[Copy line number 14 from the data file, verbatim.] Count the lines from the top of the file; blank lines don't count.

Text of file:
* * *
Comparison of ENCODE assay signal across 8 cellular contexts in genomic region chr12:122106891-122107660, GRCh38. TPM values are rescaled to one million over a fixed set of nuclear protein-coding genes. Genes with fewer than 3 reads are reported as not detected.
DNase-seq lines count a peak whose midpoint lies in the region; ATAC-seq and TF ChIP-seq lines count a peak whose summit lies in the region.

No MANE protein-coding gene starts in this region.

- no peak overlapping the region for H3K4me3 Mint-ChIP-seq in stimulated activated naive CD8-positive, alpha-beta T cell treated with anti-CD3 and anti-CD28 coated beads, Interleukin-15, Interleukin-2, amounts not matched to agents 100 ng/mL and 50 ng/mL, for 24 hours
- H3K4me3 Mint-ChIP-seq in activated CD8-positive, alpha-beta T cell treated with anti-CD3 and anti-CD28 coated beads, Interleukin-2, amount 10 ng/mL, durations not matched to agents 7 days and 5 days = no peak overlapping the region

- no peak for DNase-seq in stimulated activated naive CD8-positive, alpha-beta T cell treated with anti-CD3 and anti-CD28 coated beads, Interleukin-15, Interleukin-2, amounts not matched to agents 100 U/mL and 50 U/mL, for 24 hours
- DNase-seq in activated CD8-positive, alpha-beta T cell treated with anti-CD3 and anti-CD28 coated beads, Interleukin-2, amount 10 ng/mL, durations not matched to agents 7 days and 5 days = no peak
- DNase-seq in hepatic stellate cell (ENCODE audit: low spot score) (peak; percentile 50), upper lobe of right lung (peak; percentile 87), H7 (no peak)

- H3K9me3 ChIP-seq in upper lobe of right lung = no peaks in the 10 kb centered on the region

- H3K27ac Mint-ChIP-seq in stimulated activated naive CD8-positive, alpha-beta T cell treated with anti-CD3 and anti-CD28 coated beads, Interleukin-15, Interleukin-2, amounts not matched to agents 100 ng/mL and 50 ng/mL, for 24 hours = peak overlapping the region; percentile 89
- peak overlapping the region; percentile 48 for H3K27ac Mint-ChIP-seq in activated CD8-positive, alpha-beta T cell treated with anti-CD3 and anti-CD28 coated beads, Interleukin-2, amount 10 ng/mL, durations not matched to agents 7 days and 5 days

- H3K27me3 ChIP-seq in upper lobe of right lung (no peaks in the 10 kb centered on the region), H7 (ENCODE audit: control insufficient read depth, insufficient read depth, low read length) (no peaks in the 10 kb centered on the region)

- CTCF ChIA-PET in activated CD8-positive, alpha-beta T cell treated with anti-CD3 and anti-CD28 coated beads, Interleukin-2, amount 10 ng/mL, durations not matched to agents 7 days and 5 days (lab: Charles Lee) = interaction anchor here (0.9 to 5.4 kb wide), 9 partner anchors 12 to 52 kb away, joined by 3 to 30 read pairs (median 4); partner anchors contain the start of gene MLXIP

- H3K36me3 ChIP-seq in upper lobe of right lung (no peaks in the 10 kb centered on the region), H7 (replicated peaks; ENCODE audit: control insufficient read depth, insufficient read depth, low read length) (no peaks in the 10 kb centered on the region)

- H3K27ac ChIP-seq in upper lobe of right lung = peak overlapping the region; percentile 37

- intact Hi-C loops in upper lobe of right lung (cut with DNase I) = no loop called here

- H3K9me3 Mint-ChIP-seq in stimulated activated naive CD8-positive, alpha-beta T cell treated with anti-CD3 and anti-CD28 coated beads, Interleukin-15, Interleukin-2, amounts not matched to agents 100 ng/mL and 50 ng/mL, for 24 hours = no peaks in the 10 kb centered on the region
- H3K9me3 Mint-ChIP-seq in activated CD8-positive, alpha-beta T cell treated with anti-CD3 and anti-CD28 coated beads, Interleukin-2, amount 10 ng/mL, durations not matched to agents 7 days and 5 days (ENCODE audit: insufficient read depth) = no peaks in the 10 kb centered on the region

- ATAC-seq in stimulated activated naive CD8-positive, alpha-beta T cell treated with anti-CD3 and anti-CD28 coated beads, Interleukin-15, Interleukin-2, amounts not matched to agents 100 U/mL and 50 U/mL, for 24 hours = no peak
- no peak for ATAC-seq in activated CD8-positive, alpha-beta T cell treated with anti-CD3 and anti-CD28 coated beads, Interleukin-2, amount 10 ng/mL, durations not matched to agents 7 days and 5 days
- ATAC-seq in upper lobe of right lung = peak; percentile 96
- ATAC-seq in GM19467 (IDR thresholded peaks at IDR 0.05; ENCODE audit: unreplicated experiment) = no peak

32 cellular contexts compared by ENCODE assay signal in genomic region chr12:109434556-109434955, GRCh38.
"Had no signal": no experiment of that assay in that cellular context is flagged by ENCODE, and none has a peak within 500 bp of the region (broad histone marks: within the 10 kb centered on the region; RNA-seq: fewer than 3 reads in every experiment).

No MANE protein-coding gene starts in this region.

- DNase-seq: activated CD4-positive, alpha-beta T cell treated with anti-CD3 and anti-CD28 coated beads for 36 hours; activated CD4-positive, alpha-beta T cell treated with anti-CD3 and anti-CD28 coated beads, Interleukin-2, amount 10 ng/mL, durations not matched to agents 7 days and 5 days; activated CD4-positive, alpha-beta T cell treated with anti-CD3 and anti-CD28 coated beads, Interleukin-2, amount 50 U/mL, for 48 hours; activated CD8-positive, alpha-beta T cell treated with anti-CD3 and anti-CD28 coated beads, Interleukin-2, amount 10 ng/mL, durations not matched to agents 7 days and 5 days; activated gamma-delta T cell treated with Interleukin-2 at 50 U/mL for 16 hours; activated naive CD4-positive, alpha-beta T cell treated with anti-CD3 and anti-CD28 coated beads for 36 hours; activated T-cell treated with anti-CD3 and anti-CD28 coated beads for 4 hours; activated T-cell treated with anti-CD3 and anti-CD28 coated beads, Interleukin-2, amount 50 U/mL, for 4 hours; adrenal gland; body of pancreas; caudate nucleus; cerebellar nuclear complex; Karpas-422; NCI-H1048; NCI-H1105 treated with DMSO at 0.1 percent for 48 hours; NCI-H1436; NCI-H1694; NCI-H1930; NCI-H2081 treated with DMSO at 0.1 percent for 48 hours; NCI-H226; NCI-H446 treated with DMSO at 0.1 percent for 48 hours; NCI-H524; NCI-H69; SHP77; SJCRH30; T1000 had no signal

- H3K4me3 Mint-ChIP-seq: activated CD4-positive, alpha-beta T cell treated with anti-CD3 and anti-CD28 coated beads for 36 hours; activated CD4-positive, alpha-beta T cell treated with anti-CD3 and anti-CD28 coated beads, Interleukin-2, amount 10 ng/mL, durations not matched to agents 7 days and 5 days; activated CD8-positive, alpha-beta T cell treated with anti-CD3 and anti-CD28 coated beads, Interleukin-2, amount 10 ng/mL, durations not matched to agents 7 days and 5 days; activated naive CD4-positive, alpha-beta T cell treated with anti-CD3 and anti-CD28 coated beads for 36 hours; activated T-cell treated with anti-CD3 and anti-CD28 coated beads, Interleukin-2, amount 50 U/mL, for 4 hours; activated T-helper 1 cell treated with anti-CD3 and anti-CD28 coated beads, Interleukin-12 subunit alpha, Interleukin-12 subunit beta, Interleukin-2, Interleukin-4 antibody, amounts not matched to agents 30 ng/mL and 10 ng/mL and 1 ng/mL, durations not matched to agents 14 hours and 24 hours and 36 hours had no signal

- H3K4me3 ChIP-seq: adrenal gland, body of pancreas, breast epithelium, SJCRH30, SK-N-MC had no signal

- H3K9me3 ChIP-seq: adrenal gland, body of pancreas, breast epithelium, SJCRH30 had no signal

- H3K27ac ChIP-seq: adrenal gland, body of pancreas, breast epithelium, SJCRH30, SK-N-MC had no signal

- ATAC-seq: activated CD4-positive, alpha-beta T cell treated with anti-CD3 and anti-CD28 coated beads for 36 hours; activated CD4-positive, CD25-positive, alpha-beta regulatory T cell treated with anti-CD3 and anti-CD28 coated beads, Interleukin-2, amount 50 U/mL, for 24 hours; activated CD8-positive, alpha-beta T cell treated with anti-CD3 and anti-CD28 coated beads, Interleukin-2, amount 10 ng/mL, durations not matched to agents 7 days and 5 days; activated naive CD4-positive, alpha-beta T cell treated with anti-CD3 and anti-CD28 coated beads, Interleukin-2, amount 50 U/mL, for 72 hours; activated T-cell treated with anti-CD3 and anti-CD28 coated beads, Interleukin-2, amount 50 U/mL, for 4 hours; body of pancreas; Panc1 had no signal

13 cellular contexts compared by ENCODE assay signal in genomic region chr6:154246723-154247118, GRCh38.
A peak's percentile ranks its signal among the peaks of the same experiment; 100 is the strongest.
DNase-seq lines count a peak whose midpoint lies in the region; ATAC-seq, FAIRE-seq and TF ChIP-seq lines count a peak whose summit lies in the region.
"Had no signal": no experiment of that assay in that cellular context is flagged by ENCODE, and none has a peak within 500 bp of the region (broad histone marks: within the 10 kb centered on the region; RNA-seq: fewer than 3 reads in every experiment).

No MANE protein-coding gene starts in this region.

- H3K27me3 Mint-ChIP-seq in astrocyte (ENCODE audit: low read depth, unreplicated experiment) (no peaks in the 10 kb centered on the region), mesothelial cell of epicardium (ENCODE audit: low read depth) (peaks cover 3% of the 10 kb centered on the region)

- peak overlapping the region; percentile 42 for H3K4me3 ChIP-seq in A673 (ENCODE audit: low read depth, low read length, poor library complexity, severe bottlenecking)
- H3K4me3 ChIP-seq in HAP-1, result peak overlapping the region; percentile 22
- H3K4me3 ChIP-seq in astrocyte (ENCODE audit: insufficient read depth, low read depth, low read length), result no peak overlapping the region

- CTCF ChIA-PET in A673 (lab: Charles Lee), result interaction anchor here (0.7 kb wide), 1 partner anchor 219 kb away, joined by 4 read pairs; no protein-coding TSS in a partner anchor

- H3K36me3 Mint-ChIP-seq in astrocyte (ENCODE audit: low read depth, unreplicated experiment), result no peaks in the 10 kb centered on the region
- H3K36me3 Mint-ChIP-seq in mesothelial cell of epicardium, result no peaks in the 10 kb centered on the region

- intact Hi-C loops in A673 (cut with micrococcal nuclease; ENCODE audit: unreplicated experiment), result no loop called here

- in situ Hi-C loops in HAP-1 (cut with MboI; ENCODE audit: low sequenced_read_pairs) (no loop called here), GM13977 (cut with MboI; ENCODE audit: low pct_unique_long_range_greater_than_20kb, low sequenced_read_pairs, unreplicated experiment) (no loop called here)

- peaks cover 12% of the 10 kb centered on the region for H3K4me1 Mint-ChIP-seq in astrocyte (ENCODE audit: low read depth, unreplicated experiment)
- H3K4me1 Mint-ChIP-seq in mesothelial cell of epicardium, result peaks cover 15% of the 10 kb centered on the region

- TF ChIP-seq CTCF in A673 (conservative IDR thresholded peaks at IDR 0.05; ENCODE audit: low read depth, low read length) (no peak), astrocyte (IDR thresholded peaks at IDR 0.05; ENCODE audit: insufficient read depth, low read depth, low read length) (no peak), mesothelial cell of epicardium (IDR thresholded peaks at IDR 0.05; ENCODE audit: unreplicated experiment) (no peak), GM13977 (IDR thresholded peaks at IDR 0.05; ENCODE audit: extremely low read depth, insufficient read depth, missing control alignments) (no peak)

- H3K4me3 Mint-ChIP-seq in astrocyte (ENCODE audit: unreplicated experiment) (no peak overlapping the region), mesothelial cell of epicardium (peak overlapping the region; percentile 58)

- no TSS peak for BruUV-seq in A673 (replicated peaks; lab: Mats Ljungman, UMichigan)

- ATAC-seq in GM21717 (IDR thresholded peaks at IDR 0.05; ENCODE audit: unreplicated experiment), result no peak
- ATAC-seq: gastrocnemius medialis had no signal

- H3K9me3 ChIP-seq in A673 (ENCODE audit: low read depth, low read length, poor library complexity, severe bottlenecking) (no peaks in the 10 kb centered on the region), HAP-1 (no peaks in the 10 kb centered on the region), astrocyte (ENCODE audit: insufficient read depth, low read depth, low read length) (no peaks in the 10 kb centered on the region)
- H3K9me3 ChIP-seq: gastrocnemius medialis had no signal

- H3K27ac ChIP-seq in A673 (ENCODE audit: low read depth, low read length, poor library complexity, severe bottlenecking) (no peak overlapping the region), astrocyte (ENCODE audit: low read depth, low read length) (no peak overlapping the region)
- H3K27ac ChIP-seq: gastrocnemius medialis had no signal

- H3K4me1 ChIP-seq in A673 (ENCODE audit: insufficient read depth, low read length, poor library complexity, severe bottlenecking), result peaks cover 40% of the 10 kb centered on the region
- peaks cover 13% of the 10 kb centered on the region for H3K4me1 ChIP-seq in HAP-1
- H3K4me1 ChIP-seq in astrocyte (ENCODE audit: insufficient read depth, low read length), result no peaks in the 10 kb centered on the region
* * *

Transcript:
- H3K36me3 ChIP-seq in upper lobe of right lung (no peaks in the 10 kb centered on the region), H7 (replicated peaks; ENCODE audit: control insufficient read depth, insufficient read depth, low read length) (no peaks in the 10 kb centered on the region)